High school is a place to a learn multitude of lessons, but sometimes its best classes aren’t the ones that offer field trips or even issue final grades.
And sometimes, if you’re willing to veer off the beaten path of the core curriculum, like Mehala Breederland elected to do this past September, the end result is an experience no text book is capable of providing.
“I had a mix-up with my schedule and I didn’t want to take a spare,” the Grade 11 student-athlete at Aldergrove Community School explains, “but now I am so thankful.”
That’s because when it was explained to her that one of the school’s visually-impaired students, ninth grader Harjinder Kaur Saran, needed assistance in the pursuit of her phys-ed credit, Breederland knew immediately that she was answering a calling.
“With all of the time we spend together, and just getting to know her so much better, I can at least start to understand what it is like to be blind,” says Breederland, who this past fall played for the Totems senior varsity volleyball team, and will play for its soccer team in the spring. “But also, you begin to understand a lot more in the social sense as well. I might notice that she is not hanging around with anyone at lunch, so we’ll have lunch together. I am even starting to learn braille, but it’s pretty difficult.”
Yet if you ask Breederland, she’ll tell you that the act of volunteering always has its way of giving back, and in ways that go beyond anything tangible. And at her school, she’s made some pretty big fans.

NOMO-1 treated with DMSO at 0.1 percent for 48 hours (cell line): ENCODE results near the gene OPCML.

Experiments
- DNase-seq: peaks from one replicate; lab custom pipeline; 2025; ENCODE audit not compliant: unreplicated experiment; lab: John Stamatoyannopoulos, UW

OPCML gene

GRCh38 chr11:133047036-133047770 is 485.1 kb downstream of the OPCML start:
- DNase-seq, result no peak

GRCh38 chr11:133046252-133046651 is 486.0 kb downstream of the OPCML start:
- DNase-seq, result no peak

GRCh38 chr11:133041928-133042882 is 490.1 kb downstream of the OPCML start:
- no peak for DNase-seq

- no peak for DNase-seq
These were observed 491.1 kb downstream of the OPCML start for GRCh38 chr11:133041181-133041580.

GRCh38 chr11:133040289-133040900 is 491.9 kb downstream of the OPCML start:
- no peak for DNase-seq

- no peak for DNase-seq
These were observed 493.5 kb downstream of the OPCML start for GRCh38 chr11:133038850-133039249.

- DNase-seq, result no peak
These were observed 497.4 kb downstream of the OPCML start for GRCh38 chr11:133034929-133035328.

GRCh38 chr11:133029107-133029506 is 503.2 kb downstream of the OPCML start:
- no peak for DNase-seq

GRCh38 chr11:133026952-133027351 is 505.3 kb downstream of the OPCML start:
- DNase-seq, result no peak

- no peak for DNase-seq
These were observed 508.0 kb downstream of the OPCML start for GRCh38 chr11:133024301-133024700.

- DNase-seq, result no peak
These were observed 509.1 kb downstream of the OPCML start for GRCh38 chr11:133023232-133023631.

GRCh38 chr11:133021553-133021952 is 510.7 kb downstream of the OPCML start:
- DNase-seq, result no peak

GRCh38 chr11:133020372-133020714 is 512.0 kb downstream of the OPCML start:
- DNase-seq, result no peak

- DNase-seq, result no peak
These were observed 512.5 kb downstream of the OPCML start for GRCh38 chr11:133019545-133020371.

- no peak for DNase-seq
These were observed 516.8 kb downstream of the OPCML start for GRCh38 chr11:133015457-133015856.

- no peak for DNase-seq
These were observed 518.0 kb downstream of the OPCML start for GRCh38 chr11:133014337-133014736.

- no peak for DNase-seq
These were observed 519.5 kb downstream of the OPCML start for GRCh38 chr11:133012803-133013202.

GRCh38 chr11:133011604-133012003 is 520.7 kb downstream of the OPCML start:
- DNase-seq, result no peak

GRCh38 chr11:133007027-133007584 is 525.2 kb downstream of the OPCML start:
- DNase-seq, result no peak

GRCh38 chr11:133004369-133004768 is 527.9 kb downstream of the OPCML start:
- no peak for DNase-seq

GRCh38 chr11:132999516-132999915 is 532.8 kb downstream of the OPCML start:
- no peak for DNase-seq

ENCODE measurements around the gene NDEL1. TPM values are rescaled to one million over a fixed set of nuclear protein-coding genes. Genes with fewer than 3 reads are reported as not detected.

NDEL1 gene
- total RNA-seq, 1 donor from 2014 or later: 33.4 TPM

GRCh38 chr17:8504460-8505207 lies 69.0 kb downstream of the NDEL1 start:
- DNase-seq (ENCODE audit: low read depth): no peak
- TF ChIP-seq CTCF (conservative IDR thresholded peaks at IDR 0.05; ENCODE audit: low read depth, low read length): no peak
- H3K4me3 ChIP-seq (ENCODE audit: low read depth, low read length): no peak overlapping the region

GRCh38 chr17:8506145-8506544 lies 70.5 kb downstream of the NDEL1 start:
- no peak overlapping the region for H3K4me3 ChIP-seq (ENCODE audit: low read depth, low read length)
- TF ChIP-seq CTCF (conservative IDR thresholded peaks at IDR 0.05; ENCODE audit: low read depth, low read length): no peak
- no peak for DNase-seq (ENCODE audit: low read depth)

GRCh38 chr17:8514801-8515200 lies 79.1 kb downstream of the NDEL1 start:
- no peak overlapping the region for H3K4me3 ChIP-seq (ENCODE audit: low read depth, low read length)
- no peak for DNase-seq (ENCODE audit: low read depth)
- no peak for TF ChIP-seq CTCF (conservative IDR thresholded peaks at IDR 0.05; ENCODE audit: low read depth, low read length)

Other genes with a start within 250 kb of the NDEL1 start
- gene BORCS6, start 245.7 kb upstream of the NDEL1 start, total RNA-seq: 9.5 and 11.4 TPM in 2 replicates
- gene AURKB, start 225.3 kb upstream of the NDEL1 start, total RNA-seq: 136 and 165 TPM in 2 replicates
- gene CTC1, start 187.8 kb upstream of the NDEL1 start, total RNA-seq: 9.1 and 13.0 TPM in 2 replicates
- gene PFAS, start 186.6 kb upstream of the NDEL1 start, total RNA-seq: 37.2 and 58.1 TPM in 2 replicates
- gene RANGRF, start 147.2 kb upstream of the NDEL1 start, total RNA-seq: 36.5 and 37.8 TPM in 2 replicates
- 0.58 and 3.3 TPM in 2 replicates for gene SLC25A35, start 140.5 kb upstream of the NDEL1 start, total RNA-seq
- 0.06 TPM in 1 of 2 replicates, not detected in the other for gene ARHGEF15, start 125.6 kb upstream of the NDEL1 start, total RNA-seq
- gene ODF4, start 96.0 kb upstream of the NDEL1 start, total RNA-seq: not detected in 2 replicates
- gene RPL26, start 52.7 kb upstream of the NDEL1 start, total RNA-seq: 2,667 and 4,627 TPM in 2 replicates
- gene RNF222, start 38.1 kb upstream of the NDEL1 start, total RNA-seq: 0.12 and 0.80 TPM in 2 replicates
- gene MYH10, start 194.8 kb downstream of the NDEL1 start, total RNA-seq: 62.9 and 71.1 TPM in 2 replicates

“She’s one of the most giving students I have ever met,” says Stuart Crowley, a teacher at the school. “She is incredibly selfless.”
Since the age of 11, Breederland has been a mainstay at her church, helping with a kids program, and with its 11 a.m. Sunday pancake breakfasts.
“We serve anyone who walks through the front door,” she says.
And it doesn’t stop there.
She’s a Big Sister to an area third grader, and she just finished a seven-week group mentoring program for Grade 6 girls.
“We really focused on a healthy lifestyle and body image stuff,” she says.
There is still one more year of high school remaining for her, but after that, she thinks, a post-secondary career geared towards becoming an occupational therapist, is likely in the cards.
Whatever she winds up doing, she knows she will be helping. That’s something she can’t help but do.
Source: The Province – Howard Tsumura